Ray also requires that the substitute defendant knew or should have known that, but for a mistake as to the identity of the original defendant, the action would have been brought against the substitute. Ray, 434 So.2d 1083. In Ray the plaintiff brought a claim against " Alexandria Mall," instead of the proper defendant, " Alexandria Mall Company," and the company's insurance provider for injuries sustained after a slip-and-fall at the mall property. Id. The evidence demonstrated that the insurance company paid the plaintiff's medical bills after the accident, and that the mall's general manager, though not the proper person for service, was originally served with notice. Id. The court considered federal jurisprudence interpreting FRCP 15(c), on which La.Code Civ.P. art. 1153 is based. Id. In those cases, the courts considered whether " the plaintiff had in mind a particular entity or person" and " merely made a mistake as to the name, and actually served the entity or person intended; or [did] the plaintiff actually [mean] to serve and sue a different person." Id. at 1086. The evidence also showed that the proper defendant knew of the suit and of the plaintiff's mistake, but waited until after prescription ran to raise an exception. Id. The court allowed the amendment to relate back under the circumstances. Id.

The present record does not support the same conclusion as in Ray. Mr. Savoie failed to prove that, but for the mistake in identity, the claim would have been brought against LCPD, and that LCPD knew or should have known of the claim. The record indicates that Mr. Savoie intended to sue CPSO, and believed CPSO responsible, until CPSO informed him it was not the agency that [14-1133 La.App. 1 Cir. 9] made his arrest. LCPD was not notified of the suit until after prescription ran, and the entities do not share such a relationship that LCPD would have known of the mistake and expected the suit. Therefore, the third factor of Ray has also not been met.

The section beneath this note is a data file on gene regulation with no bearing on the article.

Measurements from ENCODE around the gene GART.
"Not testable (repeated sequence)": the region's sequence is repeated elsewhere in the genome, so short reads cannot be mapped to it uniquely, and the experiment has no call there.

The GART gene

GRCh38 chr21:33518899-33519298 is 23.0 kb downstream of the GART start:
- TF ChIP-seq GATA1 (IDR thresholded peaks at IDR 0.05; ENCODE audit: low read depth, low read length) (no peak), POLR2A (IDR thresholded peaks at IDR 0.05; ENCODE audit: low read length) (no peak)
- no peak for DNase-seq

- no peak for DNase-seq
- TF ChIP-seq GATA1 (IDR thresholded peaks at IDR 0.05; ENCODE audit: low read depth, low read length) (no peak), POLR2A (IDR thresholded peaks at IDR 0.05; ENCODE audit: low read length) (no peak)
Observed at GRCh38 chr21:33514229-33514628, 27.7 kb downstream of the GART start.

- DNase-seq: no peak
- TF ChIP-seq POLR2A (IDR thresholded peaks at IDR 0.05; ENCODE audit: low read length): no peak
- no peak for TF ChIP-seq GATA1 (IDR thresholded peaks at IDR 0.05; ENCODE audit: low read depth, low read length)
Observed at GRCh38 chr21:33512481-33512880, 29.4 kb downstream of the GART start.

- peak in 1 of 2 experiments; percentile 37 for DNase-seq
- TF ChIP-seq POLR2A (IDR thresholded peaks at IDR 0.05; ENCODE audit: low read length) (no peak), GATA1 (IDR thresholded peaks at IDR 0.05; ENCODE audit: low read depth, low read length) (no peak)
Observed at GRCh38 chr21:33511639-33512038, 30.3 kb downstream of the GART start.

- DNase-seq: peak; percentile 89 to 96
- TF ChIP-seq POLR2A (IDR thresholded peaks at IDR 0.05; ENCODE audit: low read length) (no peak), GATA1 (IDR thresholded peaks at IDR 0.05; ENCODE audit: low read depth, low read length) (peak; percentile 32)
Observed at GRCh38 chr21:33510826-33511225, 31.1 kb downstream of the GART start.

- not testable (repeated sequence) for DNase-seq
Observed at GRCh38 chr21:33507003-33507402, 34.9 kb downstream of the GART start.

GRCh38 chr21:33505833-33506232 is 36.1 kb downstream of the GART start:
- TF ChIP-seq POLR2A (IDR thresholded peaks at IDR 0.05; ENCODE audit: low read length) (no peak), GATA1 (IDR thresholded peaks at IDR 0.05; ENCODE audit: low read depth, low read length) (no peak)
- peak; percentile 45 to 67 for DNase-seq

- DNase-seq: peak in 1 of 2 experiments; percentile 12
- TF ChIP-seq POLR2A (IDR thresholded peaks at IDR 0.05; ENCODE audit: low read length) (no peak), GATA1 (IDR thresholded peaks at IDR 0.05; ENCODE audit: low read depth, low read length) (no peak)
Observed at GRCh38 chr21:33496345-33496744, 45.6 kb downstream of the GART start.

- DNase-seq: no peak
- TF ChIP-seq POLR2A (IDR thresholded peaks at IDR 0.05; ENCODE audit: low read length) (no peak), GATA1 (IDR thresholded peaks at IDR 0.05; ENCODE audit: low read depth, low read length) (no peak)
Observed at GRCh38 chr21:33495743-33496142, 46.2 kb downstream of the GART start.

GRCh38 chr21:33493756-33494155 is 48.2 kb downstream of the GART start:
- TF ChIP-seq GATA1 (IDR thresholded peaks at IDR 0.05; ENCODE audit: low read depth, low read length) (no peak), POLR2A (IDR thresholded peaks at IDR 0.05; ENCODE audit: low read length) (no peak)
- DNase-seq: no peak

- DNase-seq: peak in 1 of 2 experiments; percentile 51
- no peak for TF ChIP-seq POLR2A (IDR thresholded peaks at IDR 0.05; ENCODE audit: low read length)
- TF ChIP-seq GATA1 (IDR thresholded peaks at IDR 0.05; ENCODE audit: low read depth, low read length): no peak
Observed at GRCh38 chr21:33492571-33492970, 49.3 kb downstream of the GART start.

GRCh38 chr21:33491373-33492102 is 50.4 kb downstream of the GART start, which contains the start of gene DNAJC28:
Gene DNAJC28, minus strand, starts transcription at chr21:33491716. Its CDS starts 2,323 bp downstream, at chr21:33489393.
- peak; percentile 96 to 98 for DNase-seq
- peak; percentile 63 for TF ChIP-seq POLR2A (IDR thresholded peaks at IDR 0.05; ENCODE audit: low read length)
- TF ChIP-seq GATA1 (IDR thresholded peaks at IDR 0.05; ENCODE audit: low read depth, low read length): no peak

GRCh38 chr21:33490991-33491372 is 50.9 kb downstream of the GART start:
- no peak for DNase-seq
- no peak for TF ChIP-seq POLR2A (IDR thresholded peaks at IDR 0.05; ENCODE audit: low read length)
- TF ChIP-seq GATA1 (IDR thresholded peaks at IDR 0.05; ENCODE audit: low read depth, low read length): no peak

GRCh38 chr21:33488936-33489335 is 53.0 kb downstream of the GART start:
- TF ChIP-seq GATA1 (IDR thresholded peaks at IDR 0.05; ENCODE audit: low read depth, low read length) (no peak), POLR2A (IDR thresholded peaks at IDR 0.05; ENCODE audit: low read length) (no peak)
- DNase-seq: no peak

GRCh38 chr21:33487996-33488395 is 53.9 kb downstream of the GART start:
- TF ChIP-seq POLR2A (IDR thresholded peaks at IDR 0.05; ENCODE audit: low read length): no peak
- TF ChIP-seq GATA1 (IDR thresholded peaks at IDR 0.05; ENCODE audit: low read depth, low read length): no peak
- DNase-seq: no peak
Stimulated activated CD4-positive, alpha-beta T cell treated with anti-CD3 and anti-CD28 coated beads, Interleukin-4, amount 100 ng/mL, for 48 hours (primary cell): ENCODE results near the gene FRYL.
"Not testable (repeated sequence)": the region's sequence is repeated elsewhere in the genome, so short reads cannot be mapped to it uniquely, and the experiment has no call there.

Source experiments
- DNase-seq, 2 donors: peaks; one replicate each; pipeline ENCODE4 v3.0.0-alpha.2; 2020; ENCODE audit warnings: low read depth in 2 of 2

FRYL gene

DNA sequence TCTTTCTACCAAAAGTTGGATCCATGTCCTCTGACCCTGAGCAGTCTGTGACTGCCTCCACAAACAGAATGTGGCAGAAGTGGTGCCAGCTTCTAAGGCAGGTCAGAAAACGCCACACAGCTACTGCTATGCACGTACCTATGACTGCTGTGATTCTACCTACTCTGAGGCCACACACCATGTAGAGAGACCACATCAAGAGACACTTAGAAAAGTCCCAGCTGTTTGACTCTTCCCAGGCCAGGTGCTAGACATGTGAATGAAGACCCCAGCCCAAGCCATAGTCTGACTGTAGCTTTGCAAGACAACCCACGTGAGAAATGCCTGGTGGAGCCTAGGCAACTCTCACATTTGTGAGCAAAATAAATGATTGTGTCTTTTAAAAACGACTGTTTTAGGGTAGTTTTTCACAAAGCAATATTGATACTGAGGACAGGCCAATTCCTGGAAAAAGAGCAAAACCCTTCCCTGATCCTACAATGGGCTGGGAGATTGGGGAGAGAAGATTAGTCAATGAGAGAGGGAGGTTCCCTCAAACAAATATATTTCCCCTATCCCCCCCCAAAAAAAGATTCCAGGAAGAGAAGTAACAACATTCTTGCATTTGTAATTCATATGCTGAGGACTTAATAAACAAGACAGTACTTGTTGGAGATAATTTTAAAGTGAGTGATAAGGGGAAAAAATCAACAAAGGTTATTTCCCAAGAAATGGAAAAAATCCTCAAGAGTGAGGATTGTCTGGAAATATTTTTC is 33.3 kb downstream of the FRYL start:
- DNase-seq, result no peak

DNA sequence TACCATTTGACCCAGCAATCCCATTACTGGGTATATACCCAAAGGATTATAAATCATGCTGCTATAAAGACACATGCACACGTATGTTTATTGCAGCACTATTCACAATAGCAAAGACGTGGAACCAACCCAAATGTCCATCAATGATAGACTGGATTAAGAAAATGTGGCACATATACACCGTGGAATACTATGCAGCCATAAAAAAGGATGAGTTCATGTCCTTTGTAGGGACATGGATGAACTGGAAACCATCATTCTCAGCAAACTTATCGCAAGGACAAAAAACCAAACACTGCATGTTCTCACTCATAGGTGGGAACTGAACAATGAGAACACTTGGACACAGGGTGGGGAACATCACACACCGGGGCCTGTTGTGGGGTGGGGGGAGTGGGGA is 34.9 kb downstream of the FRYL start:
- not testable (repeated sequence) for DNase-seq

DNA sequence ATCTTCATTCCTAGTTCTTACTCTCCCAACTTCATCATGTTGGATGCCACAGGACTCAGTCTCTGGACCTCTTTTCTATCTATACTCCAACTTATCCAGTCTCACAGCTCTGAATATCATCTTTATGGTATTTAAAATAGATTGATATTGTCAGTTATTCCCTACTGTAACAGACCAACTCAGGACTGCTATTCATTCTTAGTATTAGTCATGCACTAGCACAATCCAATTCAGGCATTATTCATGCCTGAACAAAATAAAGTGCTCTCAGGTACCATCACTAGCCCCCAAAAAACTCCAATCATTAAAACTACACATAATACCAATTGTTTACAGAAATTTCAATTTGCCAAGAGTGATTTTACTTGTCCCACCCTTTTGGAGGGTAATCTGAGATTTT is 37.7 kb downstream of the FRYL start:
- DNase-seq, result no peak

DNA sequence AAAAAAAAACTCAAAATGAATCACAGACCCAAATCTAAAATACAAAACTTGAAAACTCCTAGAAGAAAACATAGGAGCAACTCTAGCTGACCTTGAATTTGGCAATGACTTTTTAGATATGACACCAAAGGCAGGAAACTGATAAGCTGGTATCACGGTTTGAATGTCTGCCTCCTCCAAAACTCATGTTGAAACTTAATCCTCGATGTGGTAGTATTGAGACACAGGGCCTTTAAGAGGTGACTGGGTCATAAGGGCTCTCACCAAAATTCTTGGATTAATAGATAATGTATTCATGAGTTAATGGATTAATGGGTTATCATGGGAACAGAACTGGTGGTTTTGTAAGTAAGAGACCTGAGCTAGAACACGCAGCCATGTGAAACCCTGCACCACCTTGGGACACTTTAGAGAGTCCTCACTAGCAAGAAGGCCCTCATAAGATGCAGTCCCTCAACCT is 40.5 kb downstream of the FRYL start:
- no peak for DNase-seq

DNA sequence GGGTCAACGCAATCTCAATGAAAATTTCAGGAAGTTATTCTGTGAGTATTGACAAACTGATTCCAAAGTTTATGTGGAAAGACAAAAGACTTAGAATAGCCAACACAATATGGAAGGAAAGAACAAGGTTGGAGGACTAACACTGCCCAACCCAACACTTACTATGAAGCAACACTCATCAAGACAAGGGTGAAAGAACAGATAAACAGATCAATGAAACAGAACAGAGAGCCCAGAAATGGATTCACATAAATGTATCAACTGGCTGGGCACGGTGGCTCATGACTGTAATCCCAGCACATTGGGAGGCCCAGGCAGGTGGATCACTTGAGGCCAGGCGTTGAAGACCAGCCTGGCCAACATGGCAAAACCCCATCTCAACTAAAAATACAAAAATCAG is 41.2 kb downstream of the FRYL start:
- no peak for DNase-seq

Finally, the fourth criterion of Ray requires that the " substitute defendant must not be a wholly new or unrelated defendant." Ray, 434 So.2d at 1087. As previously discussed, the record does not support a finding that the two entities had an overlapping relationship or identity of interest. Mr. Savoie argues that the two entities service the same area, but offers no other evidence of a relationship between CPSO and LCPD, in the amended petition or at any time, that would support a finding that LCPD is not a wholly new or unrelated defendant. Thus, Mr. Savoie has thus failed to prove the fourth factor in Ray.

When evidence is presented to the trial court on a motion for exception of prescription, the appellate court is to review that evidence under the manifest error standard. Specialized Loan Serv'g, L.L.C., 119 So.3d 582. Because the claim against LCPD had prescribed, and such prescription was evident on the face of the petition, Mr. Savoie had the burden to provide evidence that the claim remained

Page 1284

viable. See Carter, 892 So.2d 1261. In reviewing the record and giving discretion to the trial court's observations, we find no manifest error by the trial court in ruling that the amended petition does not relate back and, therefore, Mr. Savoie's claim has prescribed.

[14-1133 La.App. 1 Cir. 10] V.


Based on the foregoing, the trial court was correct in granting the exception of prescription. The judgment of the trial court is affirmed. Costs of this appeal are assessed to Stanley Savoie.